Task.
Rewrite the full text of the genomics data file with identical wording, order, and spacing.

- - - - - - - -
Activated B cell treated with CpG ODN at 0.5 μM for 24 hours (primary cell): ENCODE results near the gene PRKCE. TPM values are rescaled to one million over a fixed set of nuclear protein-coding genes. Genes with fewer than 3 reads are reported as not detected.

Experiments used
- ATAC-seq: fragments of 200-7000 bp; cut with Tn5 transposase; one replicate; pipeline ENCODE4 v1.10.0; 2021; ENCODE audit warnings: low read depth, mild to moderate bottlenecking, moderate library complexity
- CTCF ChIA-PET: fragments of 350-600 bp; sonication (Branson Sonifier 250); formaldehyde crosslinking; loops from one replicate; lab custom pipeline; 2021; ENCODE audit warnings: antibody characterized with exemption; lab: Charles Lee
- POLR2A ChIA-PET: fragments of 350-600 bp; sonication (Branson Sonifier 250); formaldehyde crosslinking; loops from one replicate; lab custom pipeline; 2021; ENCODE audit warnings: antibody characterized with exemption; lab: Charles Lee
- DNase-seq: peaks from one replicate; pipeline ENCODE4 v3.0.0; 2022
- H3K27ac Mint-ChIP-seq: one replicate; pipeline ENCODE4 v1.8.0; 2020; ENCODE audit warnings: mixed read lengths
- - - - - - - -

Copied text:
Activated B cell treated with CpG ODN at 0.5 μM for 24 hours (primary cell): ENCODE results near the gene PRKCE. TPM values are rescaled to one million over a fixed set of nuclear protein-coding genes. Genes with fewer than 3 reads are reported as not detected.

Experiments used
- ATAC-seq: fragments of 200-7000 bp; cut with Tn5 transposase; one replicate; pipeline ENCODE4 v1.10.0; 2021; ENCODE audit warnings: low read depth, mild to moderate bottlenecking, moderate library complexity
- CTCF ChIA-PET: fragments of 350-600 bp; sonication (Branson Sonifier 250); formaldehyde crosslinking; loops from one replicate; lab custom pipeline; 2021; ENCODE audit warnings: antibody characterized with exemption; lab: Charles Lee
- POLR2A ChIA-PET: fragments of 350-600 bp; sonication (Branson Sonifier 250); formaldehyde crosslinking; loops from one replicate; lab custom pipeline; 2021; ENCODE audit warnings: antibody characterized with exemption; lab: Charles Lee
- DNase-seq: peaks from one replicate; pipeline ENCODE4 v3.0.0; 2022
- H3K27ac Mint-ChIP-seq: one replicate; pipeline ENCODE4 v1.8.0; 2020; ENCODE audit warnings: mixed read lengths